Play Time (1967), shot in 70mm, was the most risky and expensive work of Tati's career, and it bankrupted him. It took nine years to make and he had to borrow heavily from his own resources to complete the picture. ForPlaytime, Tati fabricated a set (dubbed "Tativille") on the outskirts of Paris that emulated an entire modern city. In the film, Tati and a group of American tourists lose themselves in the futuristic glass-and-steel of the Parisian suburbs, where only human nature and a few views of the city of Paris itself still emerge to breathe life into the city. Playtime had even less of a plot than his earlier films, and Tati endeavored to make his characters, including Hulot, almost incidental to his portrayal of a modernist and robotic Paris - Notes for Class Discussion
“What were seeing right now is an inability to look at how we live and how it relates to our problems, and financial problems,” said Kunstler Tuesday during a speaking engagement with the Congress for the New Urbanism. “Production homebuilders, mortgage lenders, real estate agents, they are all sitting back now waiting for the, quote, bottom of the housing market to come with the expectation that things will go back to the way they were in 2005.”
But despite massive government expenditures to restart the old economic engine driven by suburban homebuilding, recovery is elusive, Kunstler said. The author of “The Geography of Nowhere” and “The Long Emergency” argues that suburbanization has been a multi-decade American experiment, and a failed one. - Streetsblog
...the ripping up of streetcar lines and their replacement with buses also ripped the urban fabric. Most people like riding streetcars, but almost no one likes riding a bus. The substitution of buses for electric streetcars drove most former streetcar riders to drive.
When people took the streetcar to town — and every American city or town with 5,000 or more people once had streetcars — they also spent a lot of time on Jane Jacobs’ all-important sidewalks. There, they performed multiple functions: eyes on the street, office worker, restaurant diner, shopper, theater-goer and more.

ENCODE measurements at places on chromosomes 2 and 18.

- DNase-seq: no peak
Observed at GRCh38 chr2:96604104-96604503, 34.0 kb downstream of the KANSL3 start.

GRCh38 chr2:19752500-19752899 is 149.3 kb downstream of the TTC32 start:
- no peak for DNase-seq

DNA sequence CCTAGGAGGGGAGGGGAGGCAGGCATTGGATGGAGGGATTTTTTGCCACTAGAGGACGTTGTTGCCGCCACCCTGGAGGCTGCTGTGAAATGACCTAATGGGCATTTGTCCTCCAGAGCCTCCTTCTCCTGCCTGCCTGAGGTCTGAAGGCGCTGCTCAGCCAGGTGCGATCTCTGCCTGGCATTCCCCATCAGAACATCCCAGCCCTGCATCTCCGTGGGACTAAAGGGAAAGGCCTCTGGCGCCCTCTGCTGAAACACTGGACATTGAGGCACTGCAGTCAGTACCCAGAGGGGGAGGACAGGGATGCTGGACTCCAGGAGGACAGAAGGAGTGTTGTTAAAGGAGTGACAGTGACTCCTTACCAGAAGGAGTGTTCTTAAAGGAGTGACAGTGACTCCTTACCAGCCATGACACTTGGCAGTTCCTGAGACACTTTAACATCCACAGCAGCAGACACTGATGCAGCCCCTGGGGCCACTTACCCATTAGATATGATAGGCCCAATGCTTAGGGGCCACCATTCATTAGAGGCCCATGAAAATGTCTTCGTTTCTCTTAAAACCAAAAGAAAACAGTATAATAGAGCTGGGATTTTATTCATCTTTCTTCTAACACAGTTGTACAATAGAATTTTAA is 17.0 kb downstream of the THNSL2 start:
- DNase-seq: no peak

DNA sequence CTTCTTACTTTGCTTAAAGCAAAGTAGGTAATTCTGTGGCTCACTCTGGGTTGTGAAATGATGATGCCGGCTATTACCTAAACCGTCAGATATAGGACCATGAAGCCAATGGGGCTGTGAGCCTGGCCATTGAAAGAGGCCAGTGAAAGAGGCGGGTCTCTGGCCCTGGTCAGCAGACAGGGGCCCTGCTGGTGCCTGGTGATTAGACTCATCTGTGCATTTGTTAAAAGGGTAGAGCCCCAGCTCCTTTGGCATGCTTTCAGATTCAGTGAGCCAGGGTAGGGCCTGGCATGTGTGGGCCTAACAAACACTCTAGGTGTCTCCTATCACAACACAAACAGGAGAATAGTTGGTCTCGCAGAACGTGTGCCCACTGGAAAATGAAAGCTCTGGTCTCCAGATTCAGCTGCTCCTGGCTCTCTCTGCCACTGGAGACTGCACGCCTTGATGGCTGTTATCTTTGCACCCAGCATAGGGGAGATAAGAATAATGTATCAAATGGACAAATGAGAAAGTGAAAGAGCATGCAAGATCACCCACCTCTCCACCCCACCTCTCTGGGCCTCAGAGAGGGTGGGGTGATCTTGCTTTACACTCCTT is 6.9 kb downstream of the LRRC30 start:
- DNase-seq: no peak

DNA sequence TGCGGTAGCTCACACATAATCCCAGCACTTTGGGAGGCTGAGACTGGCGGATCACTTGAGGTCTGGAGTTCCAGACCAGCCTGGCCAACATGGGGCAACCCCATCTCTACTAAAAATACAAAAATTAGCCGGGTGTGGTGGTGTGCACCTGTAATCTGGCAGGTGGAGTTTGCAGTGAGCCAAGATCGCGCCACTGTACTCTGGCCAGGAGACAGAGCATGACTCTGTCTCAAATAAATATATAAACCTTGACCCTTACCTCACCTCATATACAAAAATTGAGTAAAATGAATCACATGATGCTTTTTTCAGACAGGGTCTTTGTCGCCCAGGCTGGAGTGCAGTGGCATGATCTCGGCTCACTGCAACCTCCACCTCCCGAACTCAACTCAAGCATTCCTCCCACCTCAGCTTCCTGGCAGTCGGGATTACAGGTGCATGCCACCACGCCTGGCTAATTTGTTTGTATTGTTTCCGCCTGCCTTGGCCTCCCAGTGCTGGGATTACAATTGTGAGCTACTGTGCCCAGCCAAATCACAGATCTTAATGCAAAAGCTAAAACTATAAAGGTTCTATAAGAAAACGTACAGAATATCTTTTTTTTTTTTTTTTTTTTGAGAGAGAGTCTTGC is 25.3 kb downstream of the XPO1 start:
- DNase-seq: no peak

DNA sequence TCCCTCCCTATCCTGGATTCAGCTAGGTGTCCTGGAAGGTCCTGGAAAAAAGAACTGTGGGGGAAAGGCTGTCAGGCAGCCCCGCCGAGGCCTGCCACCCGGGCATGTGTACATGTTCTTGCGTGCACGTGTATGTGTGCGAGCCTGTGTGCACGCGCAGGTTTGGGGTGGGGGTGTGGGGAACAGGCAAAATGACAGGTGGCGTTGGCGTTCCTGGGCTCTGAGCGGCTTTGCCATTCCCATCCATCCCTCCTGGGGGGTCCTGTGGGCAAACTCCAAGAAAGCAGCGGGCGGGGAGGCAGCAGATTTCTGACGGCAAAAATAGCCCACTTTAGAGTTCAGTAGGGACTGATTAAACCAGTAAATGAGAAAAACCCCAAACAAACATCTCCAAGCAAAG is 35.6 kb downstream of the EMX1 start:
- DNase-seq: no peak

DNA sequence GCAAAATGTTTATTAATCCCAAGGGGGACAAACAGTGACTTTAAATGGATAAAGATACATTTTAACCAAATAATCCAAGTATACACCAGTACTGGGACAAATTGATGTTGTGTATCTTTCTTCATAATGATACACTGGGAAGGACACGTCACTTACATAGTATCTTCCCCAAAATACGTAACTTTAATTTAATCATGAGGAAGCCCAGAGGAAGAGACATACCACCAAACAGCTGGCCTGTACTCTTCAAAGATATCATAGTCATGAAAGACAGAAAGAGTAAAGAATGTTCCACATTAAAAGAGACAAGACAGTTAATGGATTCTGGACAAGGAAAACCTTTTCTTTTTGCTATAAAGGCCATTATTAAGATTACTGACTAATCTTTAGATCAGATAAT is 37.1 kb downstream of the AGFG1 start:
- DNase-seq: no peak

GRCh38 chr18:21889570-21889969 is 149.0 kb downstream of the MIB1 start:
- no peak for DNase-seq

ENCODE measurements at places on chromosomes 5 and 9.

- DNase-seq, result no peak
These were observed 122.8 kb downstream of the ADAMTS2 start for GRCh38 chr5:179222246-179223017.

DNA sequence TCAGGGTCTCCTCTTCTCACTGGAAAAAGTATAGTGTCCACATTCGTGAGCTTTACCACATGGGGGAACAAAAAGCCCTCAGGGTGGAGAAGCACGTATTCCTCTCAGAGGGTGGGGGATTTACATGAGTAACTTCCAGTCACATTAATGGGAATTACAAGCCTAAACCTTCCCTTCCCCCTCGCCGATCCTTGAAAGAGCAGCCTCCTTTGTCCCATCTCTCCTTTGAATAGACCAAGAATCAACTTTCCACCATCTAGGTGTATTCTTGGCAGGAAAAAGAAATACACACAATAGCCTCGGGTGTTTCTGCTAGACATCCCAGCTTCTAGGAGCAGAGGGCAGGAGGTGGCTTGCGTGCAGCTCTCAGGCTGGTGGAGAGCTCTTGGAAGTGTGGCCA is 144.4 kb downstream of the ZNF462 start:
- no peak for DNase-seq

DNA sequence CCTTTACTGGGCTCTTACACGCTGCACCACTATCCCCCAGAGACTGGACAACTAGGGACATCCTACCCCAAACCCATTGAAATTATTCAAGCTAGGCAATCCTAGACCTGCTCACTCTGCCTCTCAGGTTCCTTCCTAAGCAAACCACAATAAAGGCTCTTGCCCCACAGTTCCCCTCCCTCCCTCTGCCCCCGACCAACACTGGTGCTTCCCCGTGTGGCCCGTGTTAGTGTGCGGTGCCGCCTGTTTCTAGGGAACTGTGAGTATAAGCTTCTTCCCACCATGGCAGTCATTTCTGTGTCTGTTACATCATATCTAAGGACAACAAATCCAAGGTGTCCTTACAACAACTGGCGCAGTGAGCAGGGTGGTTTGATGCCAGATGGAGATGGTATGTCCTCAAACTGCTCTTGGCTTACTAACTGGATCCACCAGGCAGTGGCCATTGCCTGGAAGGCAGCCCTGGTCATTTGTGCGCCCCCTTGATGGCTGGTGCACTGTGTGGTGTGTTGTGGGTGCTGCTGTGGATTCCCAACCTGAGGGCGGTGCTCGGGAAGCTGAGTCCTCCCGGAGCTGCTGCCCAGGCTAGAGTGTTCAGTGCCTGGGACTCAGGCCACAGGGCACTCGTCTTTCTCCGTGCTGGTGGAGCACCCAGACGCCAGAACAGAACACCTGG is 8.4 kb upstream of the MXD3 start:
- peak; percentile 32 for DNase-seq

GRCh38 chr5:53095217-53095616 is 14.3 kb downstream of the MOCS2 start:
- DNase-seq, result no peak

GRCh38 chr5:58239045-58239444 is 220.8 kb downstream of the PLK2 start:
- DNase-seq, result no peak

Once they drove into the city, their time on sidewalks dropped and with it shrank the number of roles they filled. They drove as close to their (usually single) destination as they could, parked, and walked only as far as necessary. When their business was done, their car drew them like a magnet and as soon as they could press the starter pedal they were gone. Stores, restaurants, and theaters moved to the suburbs where parking was easier. In time offices followed, and the city’s sidewalks emptied except for the occasional beggar or wino. My home city, Cleveland, lost its streetcars in 1953, and the downtown’s decline began. If Ohio had tumbleweeds, they would now blow down Euclid Avenue.
Cities such as Portland, Oregon and Kenosha, Wisconsin that have brought streetcars back have found the sidewalks come to life again. So have shops, theaters and restaurants. Streetcars are pedestrian facilitators, more so than subways. People walk, take the streetcar, then get off and walk some more.
Cities need streetcars. They are not a cure-all; if people do not feel safe on city sidewalks, nothing will move them to walk there. But if a city can restore order, streetcars are more likely to fill its sidewalks with people than anything else.
- William Lind is director of The American Conservative Center for Public Transportation.